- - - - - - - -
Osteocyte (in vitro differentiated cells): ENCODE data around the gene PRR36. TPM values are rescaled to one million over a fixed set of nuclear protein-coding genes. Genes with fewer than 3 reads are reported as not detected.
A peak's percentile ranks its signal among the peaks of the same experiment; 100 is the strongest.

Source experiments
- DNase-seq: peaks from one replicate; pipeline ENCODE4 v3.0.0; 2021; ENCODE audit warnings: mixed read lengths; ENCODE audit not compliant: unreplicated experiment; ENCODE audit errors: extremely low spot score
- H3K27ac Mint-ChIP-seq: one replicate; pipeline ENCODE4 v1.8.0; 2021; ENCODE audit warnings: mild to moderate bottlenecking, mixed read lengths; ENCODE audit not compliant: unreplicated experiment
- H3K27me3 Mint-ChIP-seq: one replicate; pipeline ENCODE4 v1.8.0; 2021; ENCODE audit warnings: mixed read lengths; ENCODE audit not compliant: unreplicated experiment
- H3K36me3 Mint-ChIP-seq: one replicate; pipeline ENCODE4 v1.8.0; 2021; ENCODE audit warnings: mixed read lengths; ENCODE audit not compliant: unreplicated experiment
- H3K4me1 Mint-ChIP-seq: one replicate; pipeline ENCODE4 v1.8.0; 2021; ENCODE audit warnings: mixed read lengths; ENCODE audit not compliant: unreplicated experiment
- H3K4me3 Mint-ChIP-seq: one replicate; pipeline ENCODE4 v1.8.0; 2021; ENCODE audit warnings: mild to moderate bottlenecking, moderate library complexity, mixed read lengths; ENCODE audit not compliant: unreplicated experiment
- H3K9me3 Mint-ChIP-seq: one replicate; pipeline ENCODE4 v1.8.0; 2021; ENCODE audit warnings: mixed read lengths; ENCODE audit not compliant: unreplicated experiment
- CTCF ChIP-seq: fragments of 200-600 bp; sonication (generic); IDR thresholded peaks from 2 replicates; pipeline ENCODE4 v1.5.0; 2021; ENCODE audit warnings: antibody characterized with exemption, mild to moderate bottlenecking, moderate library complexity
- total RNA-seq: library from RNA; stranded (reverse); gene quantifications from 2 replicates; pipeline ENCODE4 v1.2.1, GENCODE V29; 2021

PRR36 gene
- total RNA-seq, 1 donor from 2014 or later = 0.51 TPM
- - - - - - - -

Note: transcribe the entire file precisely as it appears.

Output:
Osteocyte (in vitro differentiated cells): ENCODE data around the gene PRR36. TPM values are rescaled to one million over a fixed set of nuclear protein-coding genes. Genes with fewer than 3 reads are reported as not detected.
A peak's percentile ranks its signal among the peaks of the same experiment; 100 is the strongest.

Source experiments
- DNase-seq: peaks from one replicate; pipeline ENCODE4 v3.0.0; 2021; ENCODE audit warnings: mixed read lengths; ENCODE audit not compliant: unreplicated experiment; ENCODE audit errors: extremely low spot score
- H3K27ac Mint-ChIP-seq: one replicate; pipeline ENCODE4 v1.8.0; 2021; ENCODE audit warnings: mild to moderate bottlenecking, mixed read lengths; ENCODE audit not compliant: unreplicated experiment
- H3K27me3 Mint-ChIP-seq: one replicate; pipeline ENCODE4 v1.8.0; 2021; ENCODE audit warnings: mixed read lengths; ENCODE audit not compliant: unreplicated experiment
- H3K36me3 Mint-ChIP-seq: one replicate; pipeline ENCODE4 v1.8.0; 2021; ENCODE audit warnings: mixed read lengths; ENCODE audit not compliant: unreplicated experiment
- H3K4me1 Mint-ChIP-seq: one replicate; pipeline ENCODE4 v1.8.0; 2021; ENCODE audit warnings: mixed read lengths; ENCODE audit not compliant: unreplicated experiment
- H3K4me3 Mint-ChIP-seq: one replicate; pipeline ENCODE4 v1.8.0; 2021; ENCODE audit warnings: mild to moderate bottlenecking, moderate library complexity, mixed read lengths; ENCODE audit not compliant: unreplicated experiment
- H3K9me3 Mint-ChIP-seq: one replicate; pipeline ENCODE4 v1.8.0; 2021; ENCODE audit warnings: mixed read lengths; ENCODE audit not compliant: unreplicated experiment
- CTCF ChIP-seq: fragments of 200-600 bp; sonication (generic); IDR thresholded peaks from 2 replicates; pipeline ENCODE4 v1.5.0; 2021; ENCODE audit warnings: antibody characterized with exemption, mild to moderate bottlenecking, moderate library complexity
- total RNA-seq: library from RNA; stranded (reverse); gene quantifications from 2 replicates; pipeline ENCODE4 v1.2.1, GENCODE V29; 2021

PRR36 gene
- total RNA-seq, 1 donor from 2014 or later = 0.51 TPM